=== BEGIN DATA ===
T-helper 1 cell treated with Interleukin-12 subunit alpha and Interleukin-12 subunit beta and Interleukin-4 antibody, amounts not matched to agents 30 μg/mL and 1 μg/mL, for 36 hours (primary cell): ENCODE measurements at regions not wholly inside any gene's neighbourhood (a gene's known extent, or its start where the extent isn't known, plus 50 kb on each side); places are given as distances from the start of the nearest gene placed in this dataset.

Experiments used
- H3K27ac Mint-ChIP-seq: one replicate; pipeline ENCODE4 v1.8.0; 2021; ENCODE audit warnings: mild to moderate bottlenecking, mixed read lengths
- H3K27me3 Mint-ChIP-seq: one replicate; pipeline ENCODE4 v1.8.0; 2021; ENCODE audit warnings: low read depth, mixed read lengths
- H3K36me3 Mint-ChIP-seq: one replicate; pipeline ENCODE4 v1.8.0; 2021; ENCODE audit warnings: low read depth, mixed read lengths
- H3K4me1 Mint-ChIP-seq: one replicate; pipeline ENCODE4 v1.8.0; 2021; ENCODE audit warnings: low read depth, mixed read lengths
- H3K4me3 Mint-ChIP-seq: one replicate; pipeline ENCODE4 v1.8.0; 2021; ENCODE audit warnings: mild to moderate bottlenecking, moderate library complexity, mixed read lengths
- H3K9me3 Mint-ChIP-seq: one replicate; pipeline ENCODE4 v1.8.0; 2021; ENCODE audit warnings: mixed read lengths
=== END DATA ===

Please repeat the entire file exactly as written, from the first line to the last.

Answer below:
T-helper 1 cell treated with Interleukin-12 subunit alpha and Interleukin-12 subunit beta and Interleukin-4 antibody, amounts not matched to agents 30 μg/mL and 1 μg/mL, for 36 hours (primary cell): ENCODE measurements at regions not wholly inside any gene's neighbourhood (a gene's known extent, or its start where the extent isn't known, plus 50 kb on each side); places are given as distances from the start of the nearest gene placed in this dataset.

Experiments used
- H3K27ac Mint-ChIP-seq: one replicate; pipeline ENCODE4 v1.8.0; 2021; ENCODE audit warnings: mild to moderate bottlenecking, mixed read lengths
- H3K27me3 Mint-ChIP-seq: one replicate; pipeline ENCODE4 v1.8.0; 2021; ENCODE audit warnings: low read depth, mixed read lengths
- H3K36me3 Mint-ChIP-seq: one replicate; pipeline ENCODE4 v1.8.0; 2021; ENCODE audit warnings: low read depth, mixed read lengths
- H3K4me1 Mint-ChIP-seq: one replicate; pipeline ENCODE4 v1.8.0; 2021; ENCODE audit warnings: low read depth, mixed read lengths
- H3K4me3 Mint-ChIP-seq: one replicate; pipeline ENCODE4 v1.8.0; 2021; ENCODE audit warnings: mild to moderate bottlenecking, moderate library complexity, mixed read lengths
- H3K9me3 Mint-ChIP-seq: one replicate; pipeline ENCODE4 v1.8.0; 2021; ENCODE audit warnings: mixed read lengths